The Sierra Leone Constitution provides  for a state of emergency :


Section 29 (2) of the 1991 Constitution of Sierra Leone provides;

(2) The President may issue a Proclamation of a state of public emergency only when—

a. Sierra Leone is at war;

b. Sierra Leone is in imminent danger of invasion or involvement in a state of war; or

c. there is actual breakdown of public order and public safety in the whole of Sierra Leone or any part thereof to such an extent as to require extraordinary measures to restore peace and security; or

d. there is a clear and present danger of an actual breakdown of public order and public safety in the whole of Sierra Leone or any part thereof requiring extraordinary measures to avert the same; or

e. there is an occurrence of imminent danger, or the occurrence of any disaster or natural calamity affecting the community or a section of the community in Sierra Leone; or

f. there is any other public danger which clearly constitutes a threat to the existence of Sierra Leone.”

The Ebola crises meets all the above criteria.

During a state of emergency , a government  determined to maintain  peace and  protect and defend the security of the nation cannot allow any of her citizens  to use the period to fracture the peace and tranquility of the nation, stir public unrest, open old wounds and provoke tribal hatred  because if chaos sets in it is the government that gets blamed. Chaos  To prevent a citizen from inciting such chaos that would lead to the destruction of precious lives and property,  the government can use the provisions of the State of Emergency to detain that person in the interest of the nation. The person is not being punished, per se. Rather, the government is protecting and defending the nation from the security risk posed by the person.

People carry the body of a man killed during ethnic clashes in Nakuru


David Tam-Mbaryoh is a good friend of mine and I hate to see him in his present straits , but he should have exercised discretion and avoided playing to the gallery. Discretion is the better part of valor. All reasonable people know the power of the media . An indiscreet  journalist or broadcaster  can stir public disaffection  and ignite chaos   by his  writings and utterances . And let us be real . This has nothing to do with politics.  It was the SLPP yesterday. It is the APC today. It  could be the  PPP, NUP, UDM  or what- have- you tomorrow.  The facts are the same.A state of emergency is a state of emergency and those who control public emotions must be cautious during a state of emergency.  The radio is one of the most powerful sources of communication, reaching out to every nook and corner of a country instantly. It can shape perceptions. It can gladden the heart in a moment. It can annoy or stir public discontent in a minute and provoke public disobedience or civil disorder.  Any journalist invested with such powers to shape public perceptions or shift public sentiments and reactions needs to exercise those powers prudently and responsibly , especially during a state of emergency when the nerves of the people are on edge and the probability of civil chaos is high.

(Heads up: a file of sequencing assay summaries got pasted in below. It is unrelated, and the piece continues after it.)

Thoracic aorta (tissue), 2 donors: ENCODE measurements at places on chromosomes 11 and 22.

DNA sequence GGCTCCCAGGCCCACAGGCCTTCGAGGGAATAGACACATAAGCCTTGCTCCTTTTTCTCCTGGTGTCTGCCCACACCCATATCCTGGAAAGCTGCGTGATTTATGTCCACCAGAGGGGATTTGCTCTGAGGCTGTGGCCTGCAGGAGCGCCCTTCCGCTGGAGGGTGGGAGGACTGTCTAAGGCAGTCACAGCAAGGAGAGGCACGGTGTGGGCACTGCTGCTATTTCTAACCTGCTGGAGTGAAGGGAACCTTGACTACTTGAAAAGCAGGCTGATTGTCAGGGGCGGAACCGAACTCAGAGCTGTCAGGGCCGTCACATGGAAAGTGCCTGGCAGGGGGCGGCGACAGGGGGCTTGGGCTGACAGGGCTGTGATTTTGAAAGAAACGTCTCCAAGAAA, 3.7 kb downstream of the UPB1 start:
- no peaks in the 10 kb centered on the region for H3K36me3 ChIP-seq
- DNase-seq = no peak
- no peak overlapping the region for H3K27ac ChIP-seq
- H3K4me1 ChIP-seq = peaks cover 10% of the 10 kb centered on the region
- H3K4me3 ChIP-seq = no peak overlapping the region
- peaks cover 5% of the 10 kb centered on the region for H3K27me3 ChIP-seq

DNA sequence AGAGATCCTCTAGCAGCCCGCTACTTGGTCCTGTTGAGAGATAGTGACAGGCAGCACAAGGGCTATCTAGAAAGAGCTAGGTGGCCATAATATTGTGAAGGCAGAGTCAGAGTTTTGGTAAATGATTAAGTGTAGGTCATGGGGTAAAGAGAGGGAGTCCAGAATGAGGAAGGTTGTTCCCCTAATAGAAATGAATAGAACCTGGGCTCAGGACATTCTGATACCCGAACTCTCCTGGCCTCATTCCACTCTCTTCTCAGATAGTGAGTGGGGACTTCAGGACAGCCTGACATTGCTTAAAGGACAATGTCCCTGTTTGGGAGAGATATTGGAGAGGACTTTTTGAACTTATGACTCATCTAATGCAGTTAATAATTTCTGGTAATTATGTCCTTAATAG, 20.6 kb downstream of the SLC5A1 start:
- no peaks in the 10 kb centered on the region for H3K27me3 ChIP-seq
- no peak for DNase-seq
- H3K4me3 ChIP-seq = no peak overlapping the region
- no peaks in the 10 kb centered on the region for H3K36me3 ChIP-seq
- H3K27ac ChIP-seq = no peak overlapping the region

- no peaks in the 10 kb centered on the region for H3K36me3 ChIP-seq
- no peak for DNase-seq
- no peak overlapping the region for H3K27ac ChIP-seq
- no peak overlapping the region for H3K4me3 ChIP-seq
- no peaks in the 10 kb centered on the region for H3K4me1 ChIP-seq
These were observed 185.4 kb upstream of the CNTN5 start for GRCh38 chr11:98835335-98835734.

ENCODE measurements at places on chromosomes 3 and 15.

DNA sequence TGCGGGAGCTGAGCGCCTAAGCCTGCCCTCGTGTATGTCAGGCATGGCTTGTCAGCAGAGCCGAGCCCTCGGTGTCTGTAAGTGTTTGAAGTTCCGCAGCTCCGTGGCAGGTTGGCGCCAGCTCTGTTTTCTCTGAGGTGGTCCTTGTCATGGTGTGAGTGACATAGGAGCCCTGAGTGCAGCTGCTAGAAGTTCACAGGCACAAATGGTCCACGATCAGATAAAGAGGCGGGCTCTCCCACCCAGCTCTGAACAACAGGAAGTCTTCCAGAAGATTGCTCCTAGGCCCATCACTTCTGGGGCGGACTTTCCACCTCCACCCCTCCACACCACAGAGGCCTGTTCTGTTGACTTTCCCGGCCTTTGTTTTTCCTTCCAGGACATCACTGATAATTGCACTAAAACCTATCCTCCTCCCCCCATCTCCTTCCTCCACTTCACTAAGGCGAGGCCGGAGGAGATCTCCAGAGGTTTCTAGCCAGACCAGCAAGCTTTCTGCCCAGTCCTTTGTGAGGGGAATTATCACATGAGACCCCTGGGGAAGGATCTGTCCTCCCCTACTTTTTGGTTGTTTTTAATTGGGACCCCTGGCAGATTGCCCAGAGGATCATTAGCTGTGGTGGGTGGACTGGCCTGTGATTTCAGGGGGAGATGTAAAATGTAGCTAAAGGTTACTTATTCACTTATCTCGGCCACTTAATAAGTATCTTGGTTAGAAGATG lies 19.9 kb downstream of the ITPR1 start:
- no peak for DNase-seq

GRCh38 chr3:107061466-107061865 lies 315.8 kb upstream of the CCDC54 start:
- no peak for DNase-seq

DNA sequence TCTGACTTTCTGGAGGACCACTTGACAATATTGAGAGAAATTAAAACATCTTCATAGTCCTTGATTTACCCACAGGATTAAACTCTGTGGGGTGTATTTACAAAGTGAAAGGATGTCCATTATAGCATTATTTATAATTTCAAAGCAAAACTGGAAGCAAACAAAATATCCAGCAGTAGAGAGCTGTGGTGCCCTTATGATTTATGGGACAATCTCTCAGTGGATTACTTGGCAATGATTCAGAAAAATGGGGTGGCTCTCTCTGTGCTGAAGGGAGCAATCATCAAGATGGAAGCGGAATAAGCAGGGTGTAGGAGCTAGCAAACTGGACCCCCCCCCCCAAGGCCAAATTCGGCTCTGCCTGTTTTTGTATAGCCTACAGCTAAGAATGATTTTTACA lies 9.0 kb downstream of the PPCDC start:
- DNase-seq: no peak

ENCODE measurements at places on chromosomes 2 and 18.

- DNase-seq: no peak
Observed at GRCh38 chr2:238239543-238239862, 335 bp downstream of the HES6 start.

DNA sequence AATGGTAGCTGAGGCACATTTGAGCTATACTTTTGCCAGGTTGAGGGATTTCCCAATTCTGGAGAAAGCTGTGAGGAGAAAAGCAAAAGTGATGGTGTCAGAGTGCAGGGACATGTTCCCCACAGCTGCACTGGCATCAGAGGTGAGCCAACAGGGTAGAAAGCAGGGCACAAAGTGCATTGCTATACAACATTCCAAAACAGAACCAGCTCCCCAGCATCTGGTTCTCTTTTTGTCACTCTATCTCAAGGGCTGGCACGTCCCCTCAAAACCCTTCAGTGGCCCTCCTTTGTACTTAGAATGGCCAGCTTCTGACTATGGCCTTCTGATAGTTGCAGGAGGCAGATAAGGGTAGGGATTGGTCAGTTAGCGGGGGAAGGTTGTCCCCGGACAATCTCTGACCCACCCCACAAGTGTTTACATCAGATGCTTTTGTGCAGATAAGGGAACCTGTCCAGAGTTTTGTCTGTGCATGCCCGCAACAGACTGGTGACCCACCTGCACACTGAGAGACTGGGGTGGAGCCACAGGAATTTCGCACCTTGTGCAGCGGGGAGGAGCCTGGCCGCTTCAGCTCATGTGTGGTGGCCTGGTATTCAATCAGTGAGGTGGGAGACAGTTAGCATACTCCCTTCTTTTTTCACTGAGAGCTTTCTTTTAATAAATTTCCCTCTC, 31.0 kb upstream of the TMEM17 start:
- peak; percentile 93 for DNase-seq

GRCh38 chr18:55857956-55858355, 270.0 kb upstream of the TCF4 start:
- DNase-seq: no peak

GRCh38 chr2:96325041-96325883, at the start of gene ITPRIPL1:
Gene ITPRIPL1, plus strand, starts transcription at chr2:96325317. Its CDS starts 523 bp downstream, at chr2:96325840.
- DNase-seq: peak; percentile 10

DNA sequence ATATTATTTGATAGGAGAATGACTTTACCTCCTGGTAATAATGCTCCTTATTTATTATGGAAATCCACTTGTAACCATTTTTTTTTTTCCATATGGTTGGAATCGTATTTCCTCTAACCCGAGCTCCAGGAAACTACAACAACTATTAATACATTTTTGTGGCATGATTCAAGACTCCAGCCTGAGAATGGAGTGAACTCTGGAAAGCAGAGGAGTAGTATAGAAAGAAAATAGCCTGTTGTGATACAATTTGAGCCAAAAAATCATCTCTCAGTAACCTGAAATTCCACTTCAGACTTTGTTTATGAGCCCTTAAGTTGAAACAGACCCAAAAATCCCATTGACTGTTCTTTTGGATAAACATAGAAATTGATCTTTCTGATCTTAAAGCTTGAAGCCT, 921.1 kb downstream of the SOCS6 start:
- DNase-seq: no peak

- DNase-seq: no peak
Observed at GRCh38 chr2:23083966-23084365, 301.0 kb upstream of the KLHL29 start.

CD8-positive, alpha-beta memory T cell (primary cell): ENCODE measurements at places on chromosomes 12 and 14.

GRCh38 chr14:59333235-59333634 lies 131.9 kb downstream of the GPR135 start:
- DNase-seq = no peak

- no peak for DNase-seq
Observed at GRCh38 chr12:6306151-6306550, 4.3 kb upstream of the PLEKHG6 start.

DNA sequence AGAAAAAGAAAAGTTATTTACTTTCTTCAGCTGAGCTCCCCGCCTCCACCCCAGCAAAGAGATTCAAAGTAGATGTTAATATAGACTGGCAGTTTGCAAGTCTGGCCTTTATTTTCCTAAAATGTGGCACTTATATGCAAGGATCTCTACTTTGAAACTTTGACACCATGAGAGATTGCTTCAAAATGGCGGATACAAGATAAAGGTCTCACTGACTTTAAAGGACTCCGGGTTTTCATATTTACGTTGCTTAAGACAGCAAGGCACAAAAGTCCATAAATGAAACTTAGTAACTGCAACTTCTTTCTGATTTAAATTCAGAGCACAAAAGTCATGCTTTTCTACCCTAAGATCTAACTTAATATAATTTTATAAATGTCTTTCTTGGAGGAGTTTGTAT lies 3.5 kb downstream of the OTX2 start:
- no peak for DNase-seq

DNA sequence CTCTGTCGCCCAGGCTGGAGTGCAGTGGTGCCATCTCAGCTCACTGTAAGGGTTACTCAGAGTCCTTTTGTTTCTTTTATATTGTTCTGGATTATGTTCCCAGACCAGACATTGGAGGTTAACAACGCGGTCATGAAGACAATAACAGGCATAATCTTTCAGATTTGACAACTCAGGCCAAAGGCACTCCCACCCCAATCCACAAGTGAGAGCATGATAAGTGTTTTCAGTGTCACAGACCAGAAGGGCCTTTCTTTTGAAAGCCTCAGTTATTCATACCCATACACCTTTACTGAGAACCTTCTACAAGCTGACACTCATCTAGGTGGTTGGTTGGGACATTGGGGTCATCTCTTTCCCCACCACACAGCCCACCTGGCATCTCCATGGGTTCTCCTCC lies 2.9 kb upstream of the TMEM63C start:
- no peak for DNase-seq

The worst offence a journalist will ever commit is to ignite tribal chaos in his country. The horrors that took place in Rwanda stand as a stark reminder of the dangers of media incitement of tribalism, and let no one deceive you , our people in Sierra Leone are also pliable to tribal influence, especially at a time like this when dangerous elements within the society gave the Ebola outbreak a tribal face at the onset.




President Ernest Koroma has an indelible record for observing freedom of speech, freedom of the press and fundamental human rights.  He has the best record of any Sierra Leonean President since Independence. As Sorie Fofana ,  a journalist , wrote, President Koroma has always been a good friend of the media and his record as a media-friendly President will definitely be one of his enduring legacies .

The existence of  freedom of speech and freedom of the press do not however  mean freedom from being held accountable for what you write or say.  Sierra Leone is a country of laws. And as the Chief law enforcing officer of the nation, President Koroma has to enforce the law, even though he has a passionate love for the media.

We hope  journalists in Sierra Leone would understand the enormity of their power and try to  exercise self-regulation during times of emergency to avoid inciting the gullible populace and plunging the nation into chaos.

We call on President Koroma to forgive David Tam -Baryoh . Bad bush nor dey for troway bad pikin ( There is no bad bush to conceal a delinquent child ).